not for what
our eyes see;
the pain that
our heart knows.
I seek my contentment and peace without apologies because it can’t be purchased and it’s so easy to lose in today’s world.
when you’ve been pierced
by the blunt edge of pain
you will know that
the sharp sweetness of joy
is far better to hold
close to your chest.
Depression is a silent enemy. It steals in to steal from you.
i’ve walked the fringes of darkness
where i felt the hard blunt bleakness of pain
and the stark reality of depression,
where i’ve queried the essence of life
in the time of such deep despair.
i’ve been beaten, molested and left to die,
i’ve stared death in the face many a times,
but only one whisper
kept me hanging on to the thread;
hope, that one day
this too shall pass,
and in the midst of hope
let my life be a lamp.
There’s nothing to romanticize about depression! It’s not a good place to be. Take it from me.
Writing is turning my pain into art.
Writing has been therapy and coping mechanism to deal with things that threatened to drown me. I still surprise myself at how far I’ve come and how much healing, grace and joy that I’ve received.
I wrote the first book ‘Out of The Silent Breath,’ in doubt of my capability to do it. This second poetry book ‘Unbridled,’ is written not just for me, but for love and those who keep me sane.
Unbridled is written for souls hurting, for healing and becoming.
It is served to be well-thumbed and mulled over.
Written in free verse each poignant poetry vibrates with a life of its own.
Bold and uncensored verses that talk about societal issues of rape, domestic violence, sadness, infidelity, racial discrimination, sex, depression, loss, pain, femininity, grief, suicide, womanhood, relationships, love, resilience, courage, anger, mental health, paedophilia, child abuse, break up, conflict, loneliness, ageing, life, lust, optimism, Poverty, Race, Death, Justice, Beauty, Endurance, Faith, Dreams and Empowerment.
The author’s words epitomise the poetic impulse to capture concentrated images from experience and observing life’s moments; impassioned, ecstatic, sad, fiery, sensual; they are naked intimate expressions saying as much as they can say in few words.
We can’t sweep our sad moments under the rug just to pretend that they don’t exist and then heap happy platitudes on top of them.
To heal we must bring them to light. Air them out. Cry. Shout. Do what you need to do. But don’t swallow them.
That’s no way to fix what’s broken. Hiding them away is like putting a plaster on a festering wound. It’s not being courageous to bottle it all up, rather it takes courage to seek resolution.
If you are hurting in any way, seek for a reliable, supportive person to talk to, if you have no one to talk to, free write it all out even if it’s anonymously and send it out there.
I took a stroll to clear my head.
Going down the Marina, under the bridge to a quiet spot.
In a dark corner, a slight movement startled me out of my thoughts.
The sight that drew my eyes made me sick to my insides.
I had shut down the disheartening news of Manchester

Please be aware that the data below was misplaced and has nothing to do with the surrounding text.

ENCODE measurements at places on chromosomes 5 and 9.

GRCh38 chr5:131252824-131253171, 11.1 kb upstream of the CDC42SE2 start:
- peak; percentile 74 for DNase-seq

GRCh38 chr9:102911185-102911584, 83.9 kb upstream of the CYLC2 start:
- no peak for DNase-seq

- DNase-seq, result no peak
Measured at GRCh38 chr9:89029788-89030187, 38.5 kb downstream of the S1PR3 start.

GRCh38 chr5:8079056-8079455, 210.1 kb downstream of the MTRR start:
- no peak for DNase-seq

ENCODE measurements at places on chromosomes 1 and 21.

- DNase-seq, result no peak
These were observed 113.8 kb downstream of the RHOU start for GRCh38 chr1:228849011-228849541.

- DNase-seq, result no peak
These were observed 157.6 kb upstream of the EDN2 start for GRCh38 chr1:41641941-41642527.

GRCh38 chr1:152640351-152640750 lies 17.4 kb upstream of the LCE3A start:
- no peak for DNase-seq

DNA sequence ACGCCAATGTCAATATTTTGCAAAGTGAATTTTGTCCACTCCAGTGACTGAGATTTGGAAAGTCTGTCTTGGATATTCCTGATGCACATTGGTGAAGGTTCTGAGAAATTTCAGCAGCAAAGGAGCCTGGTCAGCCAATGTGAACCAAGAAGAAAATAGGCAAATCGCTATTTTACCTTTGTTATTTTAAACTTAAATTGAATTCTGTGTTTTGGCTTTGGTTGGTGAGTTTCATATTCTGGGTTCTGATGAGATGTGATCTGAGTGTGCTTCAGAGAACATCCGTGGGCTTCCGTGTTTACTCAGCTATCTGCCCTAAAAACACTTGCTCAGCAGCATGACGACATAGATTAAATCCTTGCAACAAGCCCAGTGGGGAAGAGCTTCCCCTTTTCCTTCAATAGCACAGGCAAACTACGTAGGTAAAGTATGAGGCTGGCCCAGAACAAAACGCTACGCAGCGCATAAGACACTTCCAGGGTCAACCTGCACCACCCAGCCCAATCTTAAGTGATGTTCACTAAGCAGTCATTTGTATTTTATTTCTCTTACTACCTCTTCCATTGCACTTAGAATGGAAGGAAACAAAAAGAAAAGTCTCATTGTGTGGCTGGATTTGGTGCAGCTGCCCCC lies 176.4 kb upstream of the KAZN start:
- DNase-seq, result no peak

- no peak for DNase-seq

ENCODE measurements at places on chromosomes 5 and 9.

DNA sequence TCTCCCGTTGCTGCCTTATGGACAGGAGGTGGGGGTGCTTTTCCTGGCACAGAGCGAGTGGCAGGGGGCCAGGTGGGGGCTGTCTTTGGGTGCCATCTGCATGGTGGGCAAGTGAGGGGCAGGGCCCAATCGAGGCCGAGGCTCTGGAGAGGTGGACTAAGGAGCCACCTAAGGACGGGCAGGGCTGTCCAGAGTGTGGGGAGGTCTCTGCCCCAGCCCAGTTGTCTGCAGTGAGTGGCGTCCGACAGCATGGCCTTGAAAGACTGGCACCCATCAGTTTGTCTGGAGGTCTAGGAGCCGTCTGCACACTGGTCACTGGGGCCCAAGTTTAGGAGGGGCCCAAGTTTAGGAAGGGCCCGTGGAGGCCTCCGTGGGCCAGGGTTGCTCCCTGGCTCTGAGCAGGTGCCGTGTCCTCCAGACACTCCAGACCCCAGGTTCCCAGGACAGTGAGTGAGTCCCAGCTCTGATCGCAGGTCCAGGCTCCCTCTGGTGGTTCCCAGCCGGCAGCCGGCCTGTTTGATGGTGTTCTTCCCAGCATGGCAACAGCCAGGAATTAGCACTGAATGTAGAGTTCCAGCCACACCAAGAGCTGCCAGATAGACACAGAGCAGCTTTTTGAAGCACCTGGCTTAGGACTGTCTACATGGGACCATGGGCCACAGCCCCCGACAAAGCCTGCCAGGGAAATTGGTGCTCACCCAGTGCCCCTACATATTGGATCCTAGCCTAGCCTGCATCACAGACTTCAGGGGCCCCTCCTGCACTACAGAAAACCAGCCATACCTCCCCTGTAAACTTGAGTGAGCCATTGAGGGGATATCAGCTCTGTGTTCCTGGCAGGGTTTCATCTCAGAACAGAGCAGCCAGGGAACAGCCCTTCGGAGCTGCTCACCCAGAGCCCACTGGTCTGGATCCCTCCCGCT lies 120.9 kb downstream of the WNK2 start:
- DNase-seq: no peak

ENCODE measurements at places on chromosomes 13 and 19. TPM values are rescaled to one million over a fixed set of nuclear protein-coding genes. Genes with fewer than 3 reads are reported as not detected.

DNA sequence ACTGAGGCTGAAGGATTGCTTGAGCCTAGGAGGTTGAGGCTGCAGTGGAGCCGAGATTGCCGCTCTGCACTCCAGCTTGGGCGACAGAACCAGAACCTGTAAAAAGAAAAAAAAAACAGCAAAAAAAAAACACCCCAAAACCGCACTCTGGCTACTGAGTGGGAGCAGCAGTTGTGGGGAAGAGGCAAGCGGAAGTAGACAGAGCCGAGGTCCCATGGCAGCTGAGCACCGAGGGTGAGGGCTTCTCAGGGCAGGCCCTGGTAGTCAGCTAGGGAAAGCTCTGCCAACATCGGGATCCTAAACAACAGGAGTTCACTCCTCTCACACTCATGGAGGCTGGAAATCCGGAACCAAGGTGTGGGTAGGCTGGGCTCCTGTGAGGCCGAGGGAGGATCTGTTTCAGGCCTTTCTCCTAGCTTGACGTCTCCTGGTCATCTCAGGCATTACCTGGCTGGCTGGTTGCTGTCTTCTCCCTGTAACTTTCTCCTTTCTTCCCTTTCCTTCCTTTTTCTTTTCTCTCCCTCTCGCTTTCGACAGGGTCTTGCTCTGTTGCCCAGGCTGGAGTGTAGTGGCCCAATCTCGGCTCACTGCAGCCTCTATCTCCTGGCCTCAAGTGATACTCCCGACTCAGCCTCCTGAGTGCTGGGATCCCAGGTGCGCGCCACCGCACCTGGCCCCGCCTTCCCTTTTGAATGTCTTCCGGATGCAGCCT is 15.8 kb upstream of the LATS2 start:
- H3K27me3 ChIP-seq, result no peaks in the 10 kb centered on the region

wondering when humanity would recover its senses,
only to come across this one.
I am no different from this little baby.
except that I am an older duck
We are all loving beings that value our lives
and it hurt.
It hurt me to watch this young one
who hasn’t even grown to the prime of her quacks
It hurt to watch her entrails hanging out
to hear her distressed cries of pain
I can’t figure out what could have caused it
what could have brought so much pain
even when I tried to draw close
she just kept drawing away in fear.
I cried. I suddenly broke down into huge gulping sobs.
My mind went to the young children,
senselessly killed in Manchester.
Now this baby duck!
I wished I have all the healing skills
that could patch this one and put it back together again
For several moments, I didn’t like myself
I didn’t like the fact that I didn’t know what to do
That I just watched helplessly
just like we are all watching these senseless killings helplessly
I whisper a sigh of prayer for these young souls.
I whisper a well-wish. In this moment,
I just don’t like humans.
Maria placed the bouquet of lilies by the corner of the bridge that she had turned into a little memorial. Opening the small forget-me-not box she added another note to the growing pile of notes tied in little ribbons.
Each year she did the same thing, but each year neither made the pain easier nor took her guilt away. No day passed without her thought racing a thousand times to Lily.
Today is Lily’s birthday. She would have been 24 but she remains forever 16. Today is the 8th year that her daughter had drowned in the cold river.
Leaning on the brown cobbled wall of the old bridge, Maria allowed her salty tears to flow freely like the breeze that fluttered her hair.
She never ceased to wonder why; why she hadn’t noted that her daughter had needed help; why Lily had chosen to jump into the river.
The guilt that she had failed as a mother sat like an unwieldy boulder in her soul.
© Jacqueline Oby-Ikocha
Thank you, Joy, for the photo and Priceless Joy for hosting this charming platform where we unleash our stories